Having observed my colleague introduce herself and gain consent for history and examination on every attempt – I set about trying to mimic her approach. I copied her word for word: ‘Hi, I am a medical student; I would like to take your history and perform an examination on you, is this acceptable for you?’ This opening line was very similar to what I had always used: ‘Hello my name is Myles, I am a medical student from Galway, I was hoping to talk to you for a while with regard to why you are in hospital and perhaps perform a brief examination on you today. Would that be OK?’

Another factor that will play a major role for consenting patients for examinations is your timing. Patients are people and if it was you or I, would we want a student asking to palpate our abdomen when it’s lunch time? I found the best time to approach patients is between meal times and my most successful times are roughly about 30 minutes to 90 minutes after meal times. This will improve your success rates and will also mean you are less likely to aggravate the ward sisters.

The end result was that, despite spending more hours than normal (many 16 hour days) in the hospital during this rotation, I only took a few histories and I performed even fewer examinations – compared to other rotations. In medicine, as in life, I think you should always try your best and endeavor to complete every task as effectively as you can.  Having said that, there may be some circumstances where you do all the preparation possible and put everything you can into your task at hand and still come out with very little to show for it. In my personal opinion, these are the times when we can look forward to the easy and the mundane duties that we know we can complete effectively. If you find yourself in the same situation as me – perhaps obstetrics and gynecology is not the place for you!

To summarize, if you want to get the best results and take as many histories as possible make a checklist before you go into the hospital and  tick each item off as you have checked it is completed. You should ensure your personal hygiene and appearance are up to the mark including shaved stubble, pressed trousers and ironed shirt and nothing worn below the elbow (including jewelry). You should definitely pay extra attention to the parts of your body the patient will see; your nails for example should be visibly clean and trimmed. In the event of consenting for an examination you should have a plan of action in mind. I personally find it useful to break each history and examination down into different bullet points as follows:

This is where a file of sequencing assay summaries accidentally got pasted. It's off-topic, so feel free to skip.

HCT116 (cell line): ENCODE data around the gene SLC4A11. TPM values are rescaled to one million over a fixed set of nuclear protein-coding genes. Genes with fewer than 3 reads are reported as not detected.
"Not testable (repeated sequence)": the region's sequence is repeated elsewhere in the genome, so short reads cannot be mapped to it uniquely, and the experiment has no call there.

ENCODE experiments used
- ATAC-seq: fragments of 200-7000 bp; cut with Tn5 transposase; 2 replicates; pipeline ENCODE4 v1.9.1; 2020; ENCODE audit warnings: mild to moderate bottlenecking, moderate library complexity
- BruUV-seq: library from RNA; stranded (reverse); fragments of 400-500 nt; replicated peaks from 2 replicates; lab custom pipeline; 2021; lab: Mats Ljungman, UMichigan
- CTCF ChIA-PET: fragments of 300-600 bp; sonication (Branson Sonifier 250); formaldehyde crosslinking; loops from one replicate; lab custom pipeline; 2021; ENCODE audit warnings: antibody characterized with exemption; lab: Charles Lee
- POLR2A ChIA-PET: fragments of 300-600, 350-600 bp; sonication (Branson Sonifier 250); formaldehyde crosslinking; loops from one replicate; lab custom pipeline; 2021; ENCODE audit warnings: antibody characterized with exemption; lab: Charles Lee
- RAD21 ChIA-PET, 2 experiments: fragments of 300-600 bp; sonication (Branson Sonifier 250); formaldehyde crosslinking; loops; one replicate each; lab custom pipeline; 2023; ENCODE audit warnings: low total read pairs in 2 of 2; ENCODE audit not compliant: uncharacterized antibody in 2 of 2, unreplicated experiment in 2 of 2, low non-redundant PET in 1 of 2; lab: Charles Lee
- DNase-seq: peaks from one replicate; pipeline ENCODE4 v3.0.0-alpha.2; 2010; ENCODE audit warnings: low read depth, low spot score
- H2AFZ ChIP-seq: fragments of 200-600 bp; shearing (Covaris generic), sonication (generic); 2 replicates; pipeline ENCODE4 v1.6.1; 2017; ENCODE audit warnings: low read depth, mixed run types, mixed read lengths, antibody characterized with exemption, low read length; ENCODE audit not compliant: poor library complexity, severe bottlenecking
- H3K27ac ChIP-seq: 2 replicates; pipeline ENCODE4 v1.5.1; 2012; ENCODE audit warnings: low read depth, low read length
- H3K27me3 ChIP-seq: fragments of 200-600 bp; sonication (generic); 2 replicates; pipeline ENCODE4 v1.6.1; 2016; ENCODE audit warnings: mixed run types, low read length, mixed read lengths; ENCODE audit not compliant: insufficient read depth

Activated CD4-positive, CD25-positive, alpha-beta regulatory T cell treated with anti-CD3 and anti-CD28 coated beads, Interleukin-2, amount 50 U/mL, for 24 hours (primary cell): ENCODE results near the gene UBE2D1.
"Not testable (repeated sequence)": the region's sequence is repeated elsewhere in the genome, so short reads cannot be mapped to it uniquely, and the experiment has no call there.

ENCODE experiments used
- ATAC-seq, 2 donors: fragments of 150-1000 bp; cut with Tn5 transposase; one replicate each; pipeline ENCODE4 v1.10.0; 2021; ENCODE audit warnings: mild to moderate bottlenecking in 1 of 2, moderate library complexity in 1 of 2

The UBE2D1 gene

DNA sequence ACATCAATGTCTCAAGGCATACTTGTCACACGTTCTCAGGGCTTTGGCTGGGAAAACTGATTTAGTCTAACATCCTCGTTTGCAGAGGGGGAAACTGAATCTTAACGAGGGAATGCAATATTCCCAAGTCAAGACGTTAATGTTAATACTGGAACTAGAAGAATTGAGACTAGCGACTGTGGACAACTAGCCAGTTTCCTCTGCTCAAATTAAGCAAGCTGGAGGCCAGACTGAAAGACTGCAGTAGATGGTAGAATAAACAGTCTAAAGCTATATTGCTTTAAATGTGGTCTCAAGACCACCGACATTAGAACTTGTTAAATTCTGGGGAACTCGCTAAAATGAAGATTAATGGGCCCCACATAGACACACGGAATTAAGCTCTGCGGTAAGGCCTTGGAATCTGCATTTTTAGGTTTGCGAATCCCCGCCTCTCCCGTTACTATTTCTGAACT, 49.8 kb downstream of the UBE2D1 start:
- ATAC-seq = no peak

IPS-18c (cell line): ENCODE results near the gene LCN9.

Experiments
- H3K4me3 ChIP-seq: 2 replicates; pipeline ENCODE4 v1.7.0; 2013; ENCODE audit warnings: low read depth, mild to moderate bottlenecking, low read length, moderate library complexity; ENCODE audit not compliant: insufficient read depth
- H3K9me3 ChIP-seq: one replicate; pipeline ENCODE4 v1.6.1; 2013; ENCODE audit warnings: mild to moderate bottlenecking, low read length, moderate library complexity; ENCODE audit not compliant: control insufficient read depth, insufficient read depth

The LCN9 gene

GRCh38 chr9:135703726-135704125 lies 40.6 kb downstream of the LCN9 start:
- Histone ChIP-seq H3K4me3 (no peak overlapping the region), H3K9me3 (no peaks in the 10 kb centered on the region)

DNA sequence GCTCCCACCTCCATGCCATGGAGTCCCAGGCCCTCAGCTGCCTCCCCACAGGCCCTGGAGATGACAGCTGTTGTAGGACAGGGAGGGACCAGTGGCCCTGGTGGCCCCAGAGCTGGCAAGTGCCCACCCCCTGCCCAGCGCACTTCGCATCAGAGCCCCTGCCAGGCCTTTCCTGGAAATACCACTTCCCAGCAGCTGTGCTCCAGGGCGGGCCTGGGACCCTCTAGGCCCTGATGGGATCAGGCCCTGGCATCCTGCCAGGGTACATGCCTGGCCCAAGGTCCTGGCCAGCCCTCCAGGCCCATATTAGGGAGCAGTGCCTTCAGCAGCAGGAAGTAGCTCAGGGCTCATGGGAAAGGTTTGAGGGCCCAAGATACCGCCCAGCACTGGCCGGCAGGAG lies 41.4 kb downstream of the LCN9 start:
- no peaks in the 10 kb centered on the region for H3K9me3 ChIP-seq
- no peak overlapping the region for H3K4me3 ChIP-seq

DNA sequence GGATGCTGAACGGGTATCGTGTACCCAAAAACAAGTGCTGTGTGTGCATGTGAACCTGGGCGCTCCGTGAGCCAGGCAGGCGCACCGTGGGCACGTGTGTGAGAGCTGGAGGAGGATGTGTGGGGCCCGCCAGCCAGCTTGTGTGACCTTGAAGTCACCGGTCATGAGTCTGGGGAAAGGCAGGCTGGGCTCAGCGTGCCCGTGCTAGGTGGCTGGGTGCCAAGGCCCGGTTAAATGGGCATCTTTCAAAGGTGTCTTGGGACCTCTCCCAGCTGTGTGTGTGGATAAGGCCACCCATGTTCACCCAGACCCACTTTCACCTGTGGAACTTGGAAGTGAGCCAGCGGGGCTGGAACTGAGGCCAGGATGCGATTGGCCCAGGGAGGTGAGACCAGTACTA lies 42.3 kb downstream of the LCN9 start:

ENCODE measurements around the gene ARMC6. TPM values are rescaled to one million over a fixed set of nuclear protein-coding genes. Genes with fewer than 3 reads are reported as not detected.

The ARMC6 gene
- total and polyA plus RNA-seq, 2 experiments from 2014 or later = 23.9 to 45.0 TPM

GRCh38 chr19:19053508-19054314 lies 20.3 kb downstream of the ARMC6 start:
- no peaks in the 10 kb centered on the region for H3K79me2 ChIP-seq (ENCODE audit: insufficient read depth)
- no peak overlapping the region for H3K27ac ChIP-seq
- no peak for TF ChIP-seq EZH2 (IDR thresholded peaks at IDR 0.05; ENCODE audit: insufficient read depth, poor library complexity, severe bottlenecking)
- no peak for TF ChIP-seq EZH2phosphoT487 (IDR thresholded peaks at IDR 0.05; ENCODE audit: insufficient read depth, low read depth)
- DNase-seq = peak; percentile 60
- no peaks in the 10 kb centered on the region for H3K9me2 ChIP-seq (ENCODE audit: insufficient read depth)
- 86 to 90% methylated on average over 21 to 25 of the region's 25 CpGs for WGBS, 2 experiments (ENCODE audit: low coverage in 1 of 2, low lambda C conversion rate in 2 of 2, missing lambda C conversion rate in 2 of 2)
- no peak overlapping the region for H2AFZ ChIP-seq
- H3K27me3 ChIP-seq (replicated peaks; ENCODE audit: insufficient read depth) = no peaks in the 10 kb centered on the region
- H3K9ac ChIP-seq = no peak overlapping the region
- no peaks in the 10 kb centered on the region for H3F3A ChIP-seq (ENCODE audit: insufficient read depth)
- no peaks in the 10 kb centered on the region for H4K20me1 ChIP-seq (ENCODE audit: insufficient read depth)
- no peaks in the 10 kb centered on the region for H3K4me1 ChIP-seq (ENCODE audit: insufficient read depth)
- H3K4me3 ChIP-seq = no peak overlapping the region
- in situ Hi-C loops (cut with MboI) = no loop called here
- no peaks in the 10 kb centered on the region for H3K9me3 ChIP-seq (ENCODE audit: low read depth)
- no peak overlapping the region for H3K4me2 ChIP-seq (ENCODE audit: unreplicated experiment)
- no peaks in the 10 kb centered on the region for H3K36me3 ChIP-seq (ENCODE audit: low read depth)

History and Examination Checklist:    
- Have your approach mapped out in your mind;
- What side of bed to initiate?
- What to say and when to say it?
- Where will you place your hands at introduction? Adopting a ‘hands-in-pockets’ or a ‘folded arm’ approach tend not to make the best first impression. A more neutral positioning of your hands e.g. by your side, will make you appear professional and interested.
- How will you stand?
- Eye contact? (It is useful to use eye contact to establish rapport with the patient but be careful not to overdo this – you don’t want to scare your patient!)
- Tone and pitch of voice. Be careful to speak clearly and in language that the patient will understand. You should use a minimal amount of medical jargon and if you do decide to use these terms be sure to check patient understanding.
- How good is your body language and will you use any hand gestures and if so, when?
- What questions will you ask for the history?
- How will you perform the examination?

PS: I have reverted back to my previous introduction and it is proving successful on all of my rotations. I have put my failures down as learning experiences and look forward to my second rotation in obstetrics and gynecology – I love a challenge!